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Virginia Hamilton: Criticism and Reviews

The Internet Public Library features links to articles of criticism of the works of Virginia Hamilton.

Voices from the Gaps - Women Writers of Color has an article of biography and criticism on Virginia Hamilton.

Wille Bea and the Time the Martians Landed was reviewed by Carol Otis Hurst in Teaching K-8 Magazine.

"'I double never ever never lie to my chil'ren': Inside People in Virginia Hamilton's Narratives." is an article by Roberta Seelinger Trites, from the African American Review, Spring, 1998.

Additional criticism and review of Virginia Hamilton's works can be found at your local public library.

The following reviews can be accessed online only by an individual who has a current library card through this address.

"Virginia Hamilton: Overview."
Critic: Anne Creany.
Twentieth-Century Young Adult Writers, 1st ed., edited by Laura Standley Berger, St. James Press, 1994.

"Virginia Hamilton is a gifted writer, known for her versatility and command of the art of storytelling. Her works encompass every genre of prose and all of them reflect her experiences as an African American…"

"A Review of The Dark Way: Stories from the Spirit World."
Critic: Wendy Martin.
The Dark Way: Stories from the Spirit World, in The New York Times Book Review, August 11, 1991, p. 16.

"In this sophisticated yet accessible collection of 25 legends, fables, cautionary lore, tall tales, creation myths, parables and ghost stories, the novelist Virginia Hamilton, who has lately been working with folklore materials returns her readers to…"

"A Review of Many Thousand gone: African Americans from Slavery to Freedom."
Critic: David Haward Bain.
Many Thousand Gone: African Americans from Slavery to Freedom, in The New York Times Book Review, February 21, 1993, p. 23.

"Any parent or educator must grapple with the problem of such horrors as war, intolerance and slavery. There is probably no better way to convey the meaning of the institution of slavery as it existed in the United States to young readers than by using as a text to share and discuss Many Thousand Gone: African Americans From Slavery to Freedom, by Virginia Hamilton…"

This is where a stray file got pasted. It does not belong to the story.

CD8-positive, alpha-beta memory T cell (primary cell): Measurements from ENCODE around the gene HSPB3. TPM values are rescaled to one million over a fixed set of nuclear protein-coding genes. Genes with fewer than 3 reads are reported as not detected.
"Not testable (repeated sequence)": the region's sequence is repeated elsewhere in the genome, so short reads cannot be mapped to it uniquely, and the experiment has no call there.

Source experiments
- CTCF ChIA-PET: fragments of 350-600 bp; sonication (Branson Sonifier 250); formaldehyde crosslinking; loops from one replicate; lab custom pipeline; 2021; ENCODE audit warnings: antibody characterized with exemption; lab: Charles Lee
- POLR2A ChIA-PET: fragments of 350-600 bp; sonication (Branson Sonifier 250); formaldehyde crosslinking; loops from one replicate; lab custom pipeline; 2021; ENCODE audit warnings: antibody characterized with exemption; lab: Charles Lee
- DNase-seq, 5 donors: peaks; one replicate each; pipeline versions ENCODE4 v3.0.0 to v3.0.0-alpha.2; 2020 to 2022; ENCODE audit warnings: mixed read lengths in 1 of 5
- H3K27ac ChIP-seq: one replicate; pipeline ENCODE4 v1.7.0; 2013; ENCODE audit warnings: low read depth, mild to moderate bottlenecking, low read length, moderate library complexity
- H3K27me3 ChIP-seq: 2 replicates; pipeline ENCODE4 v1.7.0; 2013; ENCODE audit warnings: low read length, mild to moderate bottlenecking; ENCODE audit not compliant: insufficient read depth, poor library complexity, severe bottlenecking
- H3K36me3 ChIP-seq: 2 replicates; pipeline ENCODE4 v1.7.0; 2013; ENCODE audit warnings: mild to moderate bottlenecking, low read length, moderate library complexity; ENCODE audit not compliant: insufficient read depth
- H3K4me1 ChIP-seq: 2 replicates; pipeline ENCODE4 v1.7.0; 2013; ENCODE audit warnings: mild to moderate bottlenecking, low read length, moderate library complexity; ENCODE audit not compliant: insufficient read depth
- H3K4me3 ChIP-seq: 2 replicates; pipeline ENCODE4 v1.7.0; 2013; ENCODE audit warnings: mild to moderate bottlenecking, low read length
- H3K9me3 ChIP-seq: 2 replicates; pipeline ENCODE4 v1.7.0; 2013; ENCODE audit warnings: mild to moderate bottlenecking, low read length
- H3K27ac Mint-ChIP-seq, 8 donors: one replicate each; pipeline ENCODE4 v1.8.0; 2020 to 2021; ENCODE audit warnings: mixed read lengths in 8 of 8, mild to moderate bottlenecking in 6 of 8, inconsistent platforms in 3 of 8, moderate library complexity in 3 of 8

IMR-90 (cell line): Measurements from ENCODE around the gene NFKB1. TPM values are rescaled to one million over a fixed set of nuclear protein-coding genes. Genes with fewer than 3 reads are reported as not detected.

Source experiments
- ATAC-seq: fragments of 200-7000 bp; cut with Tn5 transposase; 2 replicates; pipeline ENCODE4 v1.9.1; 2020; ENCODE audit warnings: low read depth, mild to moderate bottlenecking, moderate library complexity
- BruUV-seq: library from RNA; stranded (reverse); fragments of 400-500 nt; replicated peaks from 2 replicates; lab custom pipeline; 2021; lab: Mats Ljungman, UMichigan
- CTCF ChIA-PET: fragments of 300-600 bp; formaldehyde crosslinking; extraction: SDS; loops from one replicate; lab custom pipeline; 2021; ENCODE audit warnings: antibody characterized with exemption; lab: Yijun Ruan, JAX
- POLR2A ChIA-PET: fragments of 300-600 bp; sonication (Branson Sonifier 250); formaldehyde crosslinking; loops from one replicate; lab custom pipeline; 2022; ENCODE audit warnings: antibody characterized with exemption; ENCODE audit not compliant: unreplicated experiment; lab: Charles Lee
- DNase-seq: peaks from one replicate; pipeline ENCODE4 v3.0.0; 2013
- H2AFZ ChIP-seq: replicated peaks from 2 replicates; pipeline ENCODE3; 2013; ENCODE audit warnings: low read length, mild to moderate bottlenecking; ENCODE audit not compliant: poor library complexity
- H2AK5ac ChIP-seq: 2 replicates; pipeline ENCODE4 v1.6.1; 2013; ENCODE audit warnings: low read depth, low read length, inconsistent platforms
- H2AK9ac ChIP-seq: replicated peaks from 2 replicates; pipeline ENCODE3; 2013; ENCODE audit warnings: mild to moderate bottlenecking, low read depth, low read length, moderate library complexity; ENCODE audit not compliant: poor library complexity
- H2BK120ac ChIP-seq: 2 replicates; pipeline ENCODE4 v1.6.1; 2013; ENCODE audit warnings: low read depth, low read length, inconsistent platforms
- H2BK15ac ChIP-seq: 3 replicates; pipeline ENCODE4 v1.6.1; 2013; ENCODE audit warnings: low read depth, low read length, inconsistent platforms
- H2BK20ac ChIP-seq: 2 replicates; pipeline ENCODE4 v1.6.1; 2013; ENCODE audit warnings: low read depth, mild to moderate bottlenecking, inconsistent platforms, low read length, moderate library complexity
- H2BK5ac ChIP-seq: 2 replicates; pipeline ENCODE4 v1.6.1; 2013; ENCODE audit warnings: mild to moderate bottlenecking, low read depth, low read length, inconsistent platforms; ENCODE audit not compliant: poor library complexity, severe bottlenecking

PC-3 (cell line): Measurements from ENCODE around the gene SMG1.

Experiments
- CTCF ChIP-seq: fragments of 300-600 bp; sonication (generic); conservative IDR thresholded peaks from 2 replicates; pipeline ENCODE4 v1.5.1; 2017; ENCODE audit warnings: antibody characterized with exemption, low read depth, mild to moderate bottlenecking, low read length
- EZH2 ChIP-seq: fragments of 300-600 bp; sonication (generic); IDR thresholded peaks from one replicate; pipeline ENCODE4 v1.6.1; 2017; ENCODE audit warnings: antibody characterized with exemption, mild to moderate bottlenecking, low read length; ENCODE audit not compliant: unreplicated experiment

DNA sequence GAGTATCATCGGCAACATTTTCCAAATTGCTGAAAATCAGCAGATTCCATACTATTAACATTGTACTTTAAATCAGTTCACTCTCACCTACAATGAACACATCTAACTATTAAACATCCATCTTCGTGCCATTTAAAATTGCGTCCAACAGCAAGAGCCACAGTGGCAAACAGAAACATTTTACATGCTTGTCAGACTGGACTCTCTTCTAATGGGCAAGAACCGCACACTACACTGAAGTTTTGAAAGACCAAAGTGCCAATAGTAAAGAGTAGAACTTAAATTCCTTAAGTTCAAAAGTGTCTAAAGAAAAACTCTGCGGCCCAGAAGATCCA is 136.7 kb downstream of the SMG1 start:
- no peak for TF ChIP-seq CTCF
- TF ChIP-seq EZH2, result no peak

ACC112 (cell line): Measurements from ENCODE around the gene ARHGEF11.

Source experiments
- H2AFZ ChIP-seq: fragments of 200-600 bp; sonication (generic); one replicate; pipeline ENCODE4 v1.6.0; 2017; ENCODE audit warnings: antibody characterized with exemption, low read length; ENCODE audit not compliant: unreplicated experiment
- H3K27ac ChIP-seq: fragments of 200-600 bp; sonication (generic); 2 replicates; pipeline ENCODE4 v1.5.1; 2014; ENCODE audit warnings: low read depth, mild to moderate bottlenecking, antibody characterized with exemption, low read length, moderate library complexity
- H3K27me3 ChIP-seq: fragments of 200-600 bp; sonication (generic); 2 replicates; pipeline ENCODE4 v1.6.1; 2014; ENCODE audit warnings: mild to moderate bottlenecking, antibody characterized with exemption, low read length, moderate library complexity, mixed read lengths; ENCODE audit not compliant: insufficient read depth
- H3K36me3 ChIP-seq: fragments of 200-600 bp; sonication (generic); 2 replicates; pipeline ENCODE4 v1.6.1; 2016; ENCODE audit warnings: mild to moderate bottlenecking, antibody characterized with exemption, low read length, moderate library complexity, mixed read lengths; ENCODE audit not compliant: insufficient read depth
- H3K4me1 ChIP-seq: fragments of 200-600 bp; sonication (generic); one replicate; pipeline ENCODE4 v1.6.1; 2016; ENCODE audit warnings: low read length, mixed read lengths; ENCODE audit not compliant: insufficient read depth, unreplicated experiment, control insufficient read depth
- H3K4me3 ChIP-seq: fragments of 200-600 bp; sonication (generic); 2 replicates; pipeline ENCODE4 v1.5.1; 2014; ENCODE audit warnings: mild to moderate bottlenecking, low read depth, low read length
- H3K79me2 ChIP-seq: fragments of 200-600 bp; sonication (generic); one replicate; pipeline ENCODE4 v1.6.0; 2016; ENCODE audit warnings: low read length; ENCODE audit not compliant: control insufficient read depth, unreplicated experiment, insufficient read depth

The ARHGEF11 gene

"A Review of M. C. Higgins, the Great."
Critic: Nikki Giovanni.
The New York Times Book Review, September 22, 1974, p. 8.

"They say the pity of youth is that it's wasted on the young. Since we're well into our thirties and because we love the stories of Virginia Hamilton we must agree…"

"A Review of The Gathering."
Critic: Joyce Milton.
The New York Times Book Review, September 27, 1981, p. 36.

"The Gathering is the third volume of a trilogy about time travel that might conveniently be called science fiction but is more accurately described as a poet's flight into the future…"

"Family Visions."
Critic: Katherine Paterson.
The New York Times Book Review, November 14, 1982, pp. 41, 56.

"There are those who say that Virginia Hamilton is a great writer but that her books are hard to get into. (Sweet Whispers, Brother Rush) is not. It fairly reaches off the first page to grab you, and once it's got you, it sets you spinning deeper and deeper into its story…"

"A Review of Arilla Sun Down."
Critic: Jane Langton.
The New York Times Book Review, October 31, 1976, p. 39.

"Virginia Hamilton likes dangerous edges. She tries things that might not work. Her books are experimental, different, strange. She runs bravely along the edges of cliffs. Her characters also exist on the edges of things. Often they…"

"Books from Parallel Cultures: Celebrating a Silver Anniversary."
Critic: Rudine Sims Bishop.
The Horn Book Magazine, Vol. LXIX, No. 2, March-April, 1993, pp. 175-80.

"At a time when few positive images of Africans and African Americans existed in mainstream children's literature, and few African-American writers were involved in the creation of what images there were, Zeely appeared, from inside a parallel culture, affirming beauty where others had found only difference and exoticism. At a time when most of the books featuring African-American characters were focusing on segregation, integration, or discrimination, Zeely presented the summer experience of an everyday, but extraordinary, young African-American girl…"

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